• The issue 

    REIWA recognises that stamp duty remains the most significant hurdle for buyers in the WA property market. 

    In December 2020, REIWA surveyed over a 1,000 West Australians to better understand the public's attitude towards stamp duty and figure out whether there was a desire for the WA Government to undertake significant reforms in this area. 

    The response was emphatic, with 91 per cent of respondents saying they considered stamp duty to be a significant barrier to home ownership. 

    Despite its unpopularity, stamp duty is a big earner for the WA Government. In the 2019-20 financial year alone, revenue from stamp duty reached almost $1.2 billion. After payroll tax, stamp duty is the largest source of taxable revenue for the WA Government.  

    It means that, as much as we’d like to see stamp duty abolished, WA simply cannot afford it without some other revenue stream to take its place. Our community needs realistic change to happen as soon as possible. 

    What is REIWA doing about it? 

    REIWA has developed a two-stream revenue policy, having researched the experiences of other states, and other jurisdictions internationally. 

    REIWA's two stream revenue policy doesn’t abolish stamp duty, but instead, changes the way stamp duty is paid, by giving a buyer a choice as to how they pay duty: 

    • Option one: The status quo- a buyer pays stamp duty upfront as they would if they purchased a property today. 
    • Option two: The buyer pays an ongoing annual fee, calculated as a percentage of the sale price and paid every year as long as the buyer owns the property. 

    To give you an example, Bob from Bayswater buys a property purchased at $500,000. No stamp duty concessions or surcharges apply (ie he’s a ‘regular’ buyer).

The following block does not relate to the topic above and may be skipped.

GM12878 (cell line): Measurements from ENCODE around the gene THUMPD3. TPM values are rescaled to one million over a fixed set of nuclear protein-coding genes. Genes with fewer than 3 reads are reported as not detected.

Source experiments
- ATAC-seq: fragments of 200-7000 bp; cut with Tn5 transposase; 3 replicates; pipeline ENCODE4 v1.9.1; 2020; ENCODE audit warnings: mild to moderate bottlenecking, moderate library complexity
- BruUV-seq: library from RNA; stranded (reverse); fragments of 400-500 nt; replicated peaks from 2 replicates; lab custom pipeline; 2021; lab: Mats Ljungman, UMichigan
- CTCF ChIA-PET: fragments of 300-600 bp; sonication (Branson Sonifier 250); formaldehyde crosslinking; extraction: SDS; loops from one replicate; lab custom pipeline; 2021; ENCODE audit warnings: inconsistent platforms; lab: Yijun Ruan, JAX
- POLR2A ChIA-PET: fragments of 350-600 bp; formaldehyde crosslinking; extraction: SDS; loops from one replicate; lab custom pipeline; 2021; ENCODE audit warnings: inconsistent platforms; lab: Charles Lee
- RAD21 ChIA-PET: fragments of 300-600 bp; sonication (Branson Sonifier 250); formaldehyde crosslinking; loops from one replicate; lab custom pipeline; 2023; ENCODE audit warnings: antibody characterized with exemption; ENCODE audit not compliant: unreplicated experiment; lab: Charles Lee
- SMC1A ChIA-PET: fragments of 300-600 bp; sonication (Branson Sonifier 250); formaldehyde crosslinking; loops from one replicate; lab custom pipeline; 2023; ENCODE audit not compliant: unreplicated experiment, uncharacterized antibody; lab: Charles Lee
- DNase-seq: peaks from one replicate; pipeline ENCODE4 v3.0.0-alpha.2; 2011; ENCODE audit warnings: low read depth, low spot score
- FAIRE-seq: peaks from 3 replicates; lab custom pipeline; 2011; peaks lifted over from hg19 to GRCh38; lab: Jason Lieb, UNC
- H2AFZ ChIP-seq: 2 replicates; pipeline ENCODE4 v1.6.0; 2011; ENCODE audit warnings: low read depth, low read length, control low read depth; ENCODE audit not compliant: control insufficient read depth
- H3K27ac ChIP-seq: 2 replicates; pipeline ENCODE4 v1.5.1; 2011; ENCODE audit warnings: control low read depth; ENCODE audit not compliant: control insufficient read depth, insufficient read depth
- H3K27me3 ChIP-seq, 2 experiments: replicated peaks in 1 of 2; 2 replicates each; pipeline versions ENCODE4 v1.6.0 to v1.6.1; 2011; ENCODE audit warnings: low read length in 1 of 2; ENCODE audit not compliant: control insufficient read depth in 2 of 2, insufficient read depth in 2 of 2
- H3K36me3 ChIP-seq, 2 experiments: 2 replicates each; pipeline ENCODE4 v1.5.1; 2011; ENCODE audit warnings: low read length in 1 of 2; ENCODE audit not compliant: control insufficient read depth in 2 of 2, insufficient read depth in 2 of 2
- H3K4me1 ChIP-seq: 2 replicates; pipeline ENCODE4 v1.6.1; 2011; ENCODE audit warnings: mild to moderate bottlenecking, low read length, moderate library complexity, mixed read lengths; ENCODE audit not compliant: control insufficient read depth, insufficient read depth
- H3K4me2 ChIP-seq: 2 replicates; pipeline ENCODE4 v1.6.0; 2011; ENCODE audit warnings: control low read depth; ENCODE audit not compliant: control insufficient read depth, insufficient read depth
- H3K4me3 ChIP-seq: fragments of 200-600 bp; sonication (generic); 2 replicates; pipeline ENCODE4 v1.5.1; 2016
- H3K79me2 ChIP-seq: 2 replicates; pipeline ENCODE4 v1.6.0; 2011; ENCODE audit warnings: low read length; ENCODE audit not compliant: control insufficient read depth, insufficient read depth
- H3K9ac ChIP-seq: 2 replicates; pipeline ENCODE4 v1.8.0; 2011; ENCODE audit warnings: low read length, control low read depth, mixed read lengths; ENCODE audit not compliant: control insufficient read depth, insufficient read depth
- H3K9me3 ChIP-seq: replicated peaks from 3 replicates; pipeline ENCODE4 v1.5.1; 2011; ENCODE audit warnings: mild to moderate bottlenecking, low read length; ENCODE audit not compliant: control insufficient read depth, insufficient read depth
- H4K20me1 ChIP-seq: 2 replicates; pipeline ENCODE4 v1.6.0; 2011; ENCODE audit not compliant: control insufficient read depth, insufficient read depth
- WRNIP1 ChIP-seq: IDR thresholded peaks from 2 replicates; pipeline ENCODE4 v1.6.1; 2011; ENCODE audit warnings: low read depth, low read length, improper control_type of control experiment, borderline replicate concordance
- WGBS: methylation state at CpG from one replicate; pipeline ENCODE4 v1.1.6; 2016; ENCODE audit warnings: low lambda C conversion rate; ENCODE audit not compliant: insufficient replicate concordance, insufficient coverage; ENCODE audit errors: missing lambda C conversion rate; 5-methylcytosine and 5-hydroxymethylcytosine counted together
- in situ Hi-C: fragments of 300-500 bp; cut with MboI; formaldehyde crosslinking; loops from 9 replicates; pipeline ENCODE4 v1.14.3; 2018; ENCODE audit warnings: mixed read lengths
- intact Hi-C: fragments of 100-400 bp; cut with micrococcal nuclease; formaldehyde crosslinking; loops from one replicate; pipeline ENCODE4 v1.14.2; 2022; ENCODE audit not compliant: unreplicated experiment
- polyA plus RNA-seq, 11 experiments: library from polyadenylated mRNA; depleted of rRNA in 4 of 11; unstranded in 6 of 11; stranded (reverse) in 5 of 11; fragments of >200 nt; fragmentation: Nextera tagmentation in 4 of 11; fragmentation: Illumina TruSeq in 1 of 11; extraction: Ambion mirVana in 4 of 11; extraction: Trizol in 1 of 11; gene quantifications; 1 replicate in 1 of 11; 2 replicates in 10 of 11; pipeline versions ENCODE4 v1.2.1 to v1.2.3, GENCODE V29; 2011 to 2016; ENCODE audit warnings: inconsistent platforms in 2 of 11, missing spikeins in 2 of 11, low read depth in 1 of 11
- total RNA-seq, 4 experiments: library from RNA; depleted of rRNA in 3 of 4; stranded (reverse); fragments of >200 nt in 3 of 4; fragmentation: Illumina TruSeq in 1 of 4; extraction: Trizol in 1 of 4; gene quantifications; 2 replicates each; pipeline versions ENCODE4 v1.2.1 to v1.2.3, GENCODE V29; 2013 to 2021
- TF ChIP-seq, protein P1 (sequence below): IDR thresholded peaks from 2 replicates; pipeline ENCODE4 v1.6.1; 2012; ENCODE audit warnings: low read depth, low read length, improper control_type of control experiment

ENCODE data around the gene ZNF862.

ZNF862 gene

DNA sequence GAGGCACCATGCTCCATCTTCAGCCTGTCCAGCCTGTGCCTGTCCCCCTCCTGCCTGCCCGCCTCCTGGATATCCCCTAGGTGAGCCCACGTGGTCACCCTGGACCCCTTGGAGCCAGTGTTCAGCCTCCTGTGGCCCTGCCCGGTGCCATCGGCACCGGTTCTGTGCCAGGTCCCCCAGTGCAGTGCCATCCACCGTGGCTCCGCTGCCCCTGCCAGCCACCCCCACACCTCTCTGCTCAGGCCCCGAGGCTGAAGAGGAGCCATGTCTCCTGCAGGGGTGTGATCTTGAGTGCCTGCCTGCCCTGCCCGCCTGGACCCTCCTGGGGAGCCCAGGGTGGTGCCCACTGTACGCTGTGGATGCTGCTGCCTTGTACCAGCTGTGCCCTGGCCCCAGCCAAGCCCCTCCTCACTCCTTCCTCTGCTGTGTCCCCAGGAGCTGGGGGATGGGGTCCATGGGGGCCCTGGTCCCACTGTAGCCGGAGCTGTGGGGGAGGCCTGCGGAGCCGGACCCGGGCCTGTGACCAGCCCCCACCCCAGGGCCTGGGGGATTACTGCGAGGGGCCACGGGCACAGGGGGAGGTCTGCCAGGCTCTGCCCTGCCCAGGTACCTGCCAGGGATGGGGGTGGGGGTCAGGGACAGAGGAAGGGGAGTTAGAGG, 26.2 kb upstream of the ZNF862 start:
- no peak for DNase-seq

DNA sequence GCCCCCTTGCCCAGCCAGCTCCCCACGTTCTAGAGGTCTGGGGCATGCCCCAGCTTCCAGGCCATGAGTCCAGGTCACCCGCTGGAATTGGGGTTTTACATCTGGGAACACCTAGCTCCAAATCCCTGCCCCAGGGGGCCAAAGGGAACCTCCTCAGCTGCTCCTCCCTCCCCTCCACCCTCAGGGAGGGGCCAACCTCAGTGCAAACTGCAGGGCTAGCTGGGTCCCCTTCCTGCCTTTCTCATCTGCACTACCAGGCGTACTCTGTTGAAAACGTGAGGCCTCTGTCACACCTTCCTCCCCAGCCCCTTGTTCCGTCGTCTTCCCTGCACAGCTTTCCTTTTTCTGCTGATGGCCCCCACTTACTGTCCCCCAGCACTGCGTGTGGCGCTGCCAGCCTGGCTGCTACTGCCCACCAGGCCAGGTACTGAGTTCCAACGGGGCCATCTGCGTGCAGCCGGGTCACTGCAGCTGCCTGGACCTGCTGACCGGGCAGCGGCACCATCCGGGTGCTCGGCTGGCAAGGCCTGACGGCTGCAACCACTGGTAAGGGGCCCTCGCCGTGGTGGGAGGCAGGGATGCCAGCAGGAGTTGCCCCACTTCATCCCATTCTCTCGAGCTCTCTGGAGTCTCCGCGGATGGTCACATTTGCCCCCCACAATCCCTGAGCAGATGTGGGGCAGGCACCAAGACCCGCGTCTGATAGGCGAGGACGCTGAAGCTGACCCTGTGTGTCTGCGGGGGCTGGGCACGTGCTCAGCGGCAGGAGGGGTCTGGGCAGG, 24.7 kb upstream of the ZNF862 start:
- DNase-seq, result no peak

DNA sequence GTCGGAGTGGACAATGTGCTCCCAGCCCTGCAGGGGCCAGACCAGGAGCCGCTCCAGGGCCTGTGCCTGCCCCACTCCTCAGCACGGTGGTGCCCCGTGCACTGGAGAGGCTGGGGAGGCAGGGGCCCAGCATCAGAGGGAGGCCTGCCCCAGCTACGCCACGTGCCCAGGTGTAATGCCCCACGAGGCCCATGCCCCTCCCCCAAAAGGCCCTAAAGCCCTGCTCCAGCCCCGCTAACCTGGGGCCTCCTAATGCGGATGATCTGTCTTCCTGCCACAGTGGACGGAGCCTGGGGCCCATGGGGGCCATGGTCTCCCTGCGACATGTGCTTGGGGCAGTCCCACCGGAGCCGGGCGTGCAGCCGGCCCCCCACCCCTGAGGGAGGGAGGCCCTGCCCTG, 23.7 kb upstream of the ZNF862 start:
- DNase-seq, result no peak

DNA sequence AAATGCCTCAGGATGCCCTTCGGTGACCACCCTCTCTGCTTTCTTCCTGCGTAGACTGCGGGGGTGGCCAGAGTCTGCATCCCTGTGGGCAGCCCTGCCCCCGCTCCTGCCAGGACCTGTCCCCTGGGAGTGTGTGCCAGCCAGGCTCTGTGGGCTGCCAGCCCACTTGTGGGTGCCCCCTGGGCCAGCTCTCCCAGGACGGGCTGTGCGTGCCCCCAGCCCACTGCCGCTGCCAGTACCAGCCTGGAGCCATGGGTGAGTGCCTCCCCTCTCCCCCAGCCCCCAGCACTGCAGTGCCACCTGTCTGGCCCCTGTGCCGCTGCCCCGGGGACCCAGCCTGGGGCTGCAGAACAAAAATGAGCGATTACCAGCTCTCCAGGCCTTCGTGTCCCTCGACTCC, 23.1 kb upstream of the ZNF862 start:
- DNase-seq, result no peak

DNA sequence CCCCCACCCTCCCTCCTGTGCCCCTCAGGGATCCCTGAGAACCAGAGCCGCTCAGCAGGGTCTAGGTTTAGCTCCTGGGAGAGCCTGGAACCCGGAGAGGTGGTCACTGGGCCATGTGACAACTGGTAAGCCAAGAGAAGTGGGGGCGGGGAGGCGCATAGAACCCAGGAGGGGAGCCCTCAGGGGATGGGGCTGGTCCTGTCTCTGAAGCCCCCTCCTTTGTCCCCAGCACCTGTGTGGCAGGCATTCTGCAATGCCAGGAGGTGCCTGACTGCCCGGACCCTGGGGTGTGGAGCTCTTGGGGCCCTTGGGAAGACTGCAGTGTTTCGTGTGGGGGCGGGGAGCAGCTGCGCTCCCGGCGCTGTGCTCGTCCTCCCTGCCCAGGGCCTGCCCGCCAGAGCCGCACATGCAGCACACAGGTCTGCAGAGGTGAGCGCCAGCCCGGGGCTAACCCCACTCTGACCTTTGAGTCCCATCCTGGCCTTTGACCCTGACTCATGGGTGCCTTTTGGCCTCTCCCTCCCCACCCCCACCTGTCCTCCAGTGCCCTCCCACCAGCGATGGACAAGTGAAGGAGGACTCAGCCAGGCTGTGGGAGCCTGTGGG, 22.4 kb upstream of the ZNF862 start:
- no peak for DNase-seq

• Under option one: Bob pays $17,765.00 upfront. 
    • Under option two: Bob pays $1,000.00 (0.2 per cent of purchase price) on buying the property, and then $1,000 each year thereafter for as long as he owns the property. 

    Say Bob goes to sell in five years’ time - he may have only paid $5,000 in stamp duty. But he’ll be more likely to move- because he knows he can afford to do so. And in any event, the incoming buyer has to pay transfer duty anyway.

    By introducing a two-stream revenue collection method, buyers would be able to decide for themselves which option suits them best. It can reduce the upfront costs and doesn’t unfairly penalise people who choose to move more frequently. 

    In return, the Government has a more predictable and stable source of revenue, with anticipated productivity gains unlike any WA has seen before. 

    On the back of COVID-19, we need all the productivity wins we can get, and stamp duty is the low-hanging fruit of productivity wins. 

    REIWA has prepared a submission and is in talks with the WA Government to get their support for change. 

    More information

    For more information, view REIWA's submission to the WA Government.